The mangers of the distribution funds at UK fund management giant Jupiter have dubbed next week’s UK general election a “brief sideshow”, arguing that the City is more likely to see an impact on financial markets due to Brexit negotiations, regardless of which party is in power.
Alastair Gunn & Rhys Petheram, co-managers of the Jupiter Distribution fund range said that the outcome of the general election vote will do little to ease uncertainty, as it is the negotiations on the UK’s exit from the European Union that are “hanging like a sword of Damocles over the markets”.
“A decent majority for the Conservative party of 50 plus seats may produce a short-lived rally for UK stocks while more dramatic swings might be expected in the event of an unlikely Labour victory, but Brexit would continue to cast a pall”, they said.
“Sterling is having a tough time as polling day in the UK draws closer, amid evidence that the Conservative lead over Labour is shrinking, the fall in the pound reflects concern the party led by Theresa May may not quite achieve the overwhelming majority it needs to play a strong hand in the Brexit negotiations – this, at a time when the UK economy is showing signs of slowing down.”
The fund managers pointed that instead of the 100 plus majority some thought the Conservative party could achieve, markets are “clearly pricing in something more modest”, potentially a majority of around 50 seats, or even lower as Labour continue to erode the Conservatives lead in the opinion polls.
“The damage, in our view, is somewhat self-inflicted,” the mangers said. “The Conservative manifesto is unusual in that it includes little in the way of policies that would usually appeal to the party’s traditional heartland.
“It has left open the possibility of tax increases and its proposal to make the elderly pay for their own social care seems like a serious misstep.
“The Labour Party under Jeremy Corbyn, (pictured left), has, on the other hand, delivered a manifesto that has direct appeal to its core voters. It will likely galvanise the Labour leader’s supporters, and ensure a high turnout in his favour on election day.
“In short, we are now set up for a tighter race than might have been expected at the beginning of the election campaign,” they said.
And with Labour slashing the Conservatives lead in the opinion polls from 23 points a month ago to just 3 points according to the latest YouGov polls, the prospect of a previously unlikely Labour win is something that the City is beginning to take seriously.
In the event of a Labour party victory, the direction of sterling is less clear, than it would be under a Conservative victory, where, the Jupiter managers add, that an uplift in its value is expected.
Jeremy Corbyn as UK prime minister could see a “Trump effect”, they point, where the likelihood of increased government spending takes pressure off the Bank of England, pushing short interest rates higher on the expectation benchmark interest rates will also start moving up sooner than initially thought – such a move would likely strengthen sterling.
Although, as a counterbalance, potential inflationary pressures linked to Corbyn’s policies, and general uncertainty on how a Labour government might proceed would likely weigh, they said.
“And therein lies the problem, in our view,” they said. “It is not clear how Jeremy Corbyn is going to generate the additional tax receipts to balance the extra government spending he envisages.
“Labour has pledged to raise tax on high earners, but history tells us that the hoped-for additional revenue often doesn’t materialise as people re-organise their finances to shield their earnings. This is what happened when the former Chancellor George Osborne took the top rate of income tax to 50% from 45% – tax receipts did not go up significantly.”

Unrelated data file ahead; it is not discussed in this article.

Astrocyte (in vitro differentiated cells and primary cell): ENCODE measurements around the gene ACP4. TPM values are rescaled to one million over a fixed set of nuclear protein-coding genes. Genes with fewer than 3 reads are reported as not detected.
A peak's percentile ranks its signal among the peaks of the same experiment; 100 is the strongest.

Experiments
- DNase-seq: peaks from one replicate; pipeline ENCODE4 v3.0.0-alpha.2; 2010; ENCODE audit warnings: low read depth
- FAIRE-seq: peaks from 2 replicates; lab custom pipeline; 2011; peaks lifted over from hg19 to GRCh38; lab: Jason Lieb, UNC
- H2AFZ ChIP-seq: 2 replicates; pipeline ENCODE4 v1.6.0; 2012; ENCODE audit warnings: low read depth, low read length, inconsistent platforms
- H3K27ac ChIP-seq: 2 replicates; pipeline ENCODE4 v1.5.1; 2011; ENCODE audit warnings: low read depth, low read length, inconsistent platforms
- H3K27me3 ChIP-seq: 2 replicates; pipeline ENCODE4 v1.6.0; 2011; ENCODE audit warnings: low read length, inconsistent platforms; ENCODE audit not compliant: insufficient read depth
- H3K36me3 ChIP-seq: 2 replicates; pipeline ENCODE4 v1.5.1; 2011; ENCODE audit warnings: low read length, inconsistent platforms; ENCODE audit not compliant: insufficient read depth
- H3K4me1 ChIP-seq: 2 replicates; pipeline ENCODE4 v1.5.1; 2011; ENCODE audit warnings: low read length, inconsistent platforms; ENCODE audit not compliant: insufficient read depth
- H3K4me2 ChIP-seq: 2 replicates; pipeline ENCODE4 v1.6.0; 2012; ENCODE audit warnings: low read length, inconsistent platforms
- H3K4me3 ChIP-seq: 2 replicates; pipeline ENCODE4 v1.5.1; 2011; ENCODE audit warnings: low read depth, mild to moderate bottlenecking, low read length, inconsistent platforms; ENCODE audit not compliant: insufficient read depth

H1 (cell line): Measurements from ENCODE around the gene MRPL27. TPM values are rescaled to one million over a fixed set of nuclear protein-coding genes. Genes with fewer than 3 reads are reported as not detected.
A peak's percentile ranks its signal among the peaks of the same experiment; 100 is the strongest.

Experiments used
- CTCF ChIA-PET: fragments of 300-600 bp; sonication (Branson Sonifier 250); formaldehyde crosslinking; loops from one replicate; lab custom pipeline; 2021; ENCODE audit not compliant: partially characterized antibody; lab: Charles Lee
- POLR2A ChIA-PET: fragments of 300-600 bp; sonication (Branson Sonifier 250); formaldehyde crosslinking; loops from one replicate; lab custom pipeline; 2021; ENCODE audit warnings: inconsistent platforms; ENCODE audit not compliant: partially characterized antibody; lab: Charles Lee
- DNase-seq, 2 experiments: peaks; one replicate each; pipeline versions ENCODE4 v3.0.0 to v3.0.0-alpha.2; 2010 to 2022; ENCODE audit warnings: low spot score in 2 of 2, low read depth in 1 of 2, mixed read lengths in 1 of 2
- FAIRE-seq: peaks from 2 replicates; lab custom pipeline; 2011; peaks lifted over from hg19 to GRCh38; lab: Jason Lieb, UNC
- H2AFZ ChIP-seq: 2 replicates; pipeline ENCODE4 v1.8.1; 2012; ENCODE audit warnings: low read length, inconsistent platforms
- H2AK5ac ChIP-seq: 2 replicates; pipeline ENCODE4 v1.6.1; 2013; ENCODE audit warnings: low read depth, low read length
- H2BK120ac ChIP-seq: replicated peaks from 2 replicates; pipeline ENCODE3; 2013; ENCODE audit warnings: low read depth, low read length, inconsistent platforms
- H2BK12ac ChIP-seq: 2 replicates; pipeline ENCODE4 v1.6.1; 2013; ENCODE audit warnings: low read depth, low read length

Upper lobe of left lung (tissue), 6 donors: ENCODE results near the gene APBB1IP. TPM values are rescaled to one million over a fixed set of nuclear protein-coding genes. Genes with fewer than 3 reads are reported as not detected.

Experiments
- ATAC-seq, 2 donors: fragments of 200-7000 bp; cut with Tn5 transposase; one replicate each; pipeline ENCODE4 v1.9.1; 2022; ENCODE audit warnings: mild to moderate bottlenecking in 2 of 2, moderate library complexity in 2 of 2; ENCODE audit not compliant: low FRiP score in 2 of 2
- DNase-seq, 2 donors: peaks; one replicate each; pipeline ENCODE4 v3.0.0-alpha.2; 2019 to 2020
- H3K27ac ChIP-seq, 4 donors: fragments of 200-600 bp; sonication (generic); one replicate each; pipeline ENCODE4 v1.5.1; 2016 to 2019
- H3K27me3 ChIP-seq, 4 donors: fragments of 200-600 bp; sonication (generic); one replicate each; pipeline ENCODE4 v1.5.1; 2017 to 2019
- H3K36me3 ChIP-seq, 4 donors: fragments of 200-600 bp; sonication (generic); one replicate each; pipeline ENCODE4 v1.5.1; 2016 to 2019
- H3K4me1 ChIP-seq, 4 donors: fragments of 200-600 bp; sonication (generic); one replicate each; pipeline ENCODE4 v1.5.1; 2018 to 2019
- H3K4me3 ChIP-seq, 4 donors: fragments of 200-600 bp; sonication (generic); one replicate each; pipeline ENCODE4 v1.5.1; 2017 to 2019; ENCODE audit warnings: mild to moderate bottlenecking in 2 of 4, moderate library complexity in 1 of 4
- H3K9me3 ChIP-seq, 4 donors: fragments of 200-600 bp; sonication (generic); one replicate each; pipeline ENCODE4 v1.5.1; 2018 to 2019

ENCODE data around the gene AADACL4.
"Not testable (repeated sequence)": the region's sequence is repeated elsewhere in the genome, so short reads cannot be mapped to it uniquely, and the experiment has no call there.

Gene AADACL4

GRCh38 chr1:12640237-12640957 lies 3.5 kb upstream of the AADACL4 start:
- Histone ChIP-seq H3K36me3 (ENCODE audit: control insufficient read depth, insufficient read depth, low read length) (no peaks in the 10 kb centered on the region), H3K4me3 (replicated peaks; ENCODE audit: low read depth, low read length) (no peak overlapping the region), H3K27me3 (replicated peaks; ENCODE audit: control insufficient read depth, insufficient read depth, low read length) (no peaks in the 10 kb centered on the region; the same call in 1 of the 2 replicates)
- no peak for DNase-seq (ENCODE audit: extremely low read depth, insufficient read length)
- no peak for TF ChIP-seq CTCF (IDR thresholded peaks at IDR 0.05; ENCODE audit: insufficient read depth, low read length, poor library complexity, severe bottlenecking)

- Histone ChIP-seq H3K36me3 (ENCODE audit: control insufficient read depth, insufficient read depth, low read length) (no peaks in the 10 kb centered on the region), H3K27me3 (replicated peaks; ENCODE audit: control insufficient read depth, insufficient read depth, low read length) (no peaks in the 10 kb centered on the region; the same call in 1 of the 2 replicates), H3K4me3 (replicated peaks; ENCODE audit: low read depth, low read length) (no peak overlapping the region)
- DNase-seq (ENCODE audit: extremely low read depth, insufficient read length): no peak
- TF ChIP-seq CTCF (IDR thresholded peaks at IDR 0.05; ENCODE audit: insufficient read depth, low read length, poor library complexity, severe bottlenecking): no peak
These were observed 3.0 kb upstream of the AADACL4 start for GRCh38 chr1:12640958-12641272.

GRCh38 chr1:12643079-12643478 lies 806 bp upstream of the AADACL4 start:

As for Labour’s plans to raise corporate tax, the mangers add that such a move might prove counterproductive at a time when we are preparing our exit from the European Union. In the current environment, they feel that there needs to be an incentive for businesses to continue to relocate here, and raising corporate tax does not, in their view, send the right signal.
“Talk of implementing a financial transactions tax is similarly unhelpful given the threat Brexit poses to the country’s financial services industry,” the managers added.
“For business, and for us as investors in UK business, the key focus for both parties should be to lay out a roadmap to help navigate the potential minefield that is Brexit.
“We believe that a hard Brexit, where we are no longer in the customs union, is the likely outcome of any negotiations led by a Conservative government that has been returned to office. The sooner we know what the rules of the game are for future trade with the rest of the Europe, the better it is for everyone.
The recent wave of populism that has seemingly engulfed many Western developed nations has, the managers said, been a “deeply de-stabilising” factor for business.
“Whichever party wins power, they would need to create a narrative that is more constructive around business and that involves creating a framework that is going to make the UK a more attractive place to do business,” they said.
“Would the Labour party be in a better position to create such a framework in the event of victory? Unlikely. On Brexit, a new Labour government would be starting at square one. They would, in our view, have even less time to negotiate a good deal for the UK than the Conservatives even if they were able to take advantage of all the hard work already carried out by the civil service to prepare for the Brexit talks.
“The best we could hope for would be a decent transitional deal, and we believe, that is also the likely outcome of any Conservative negotiations, although one would hope that Theresa May’s party is a bit further down the line when it comes to understanding what they hope to achieve,” the managers concluded.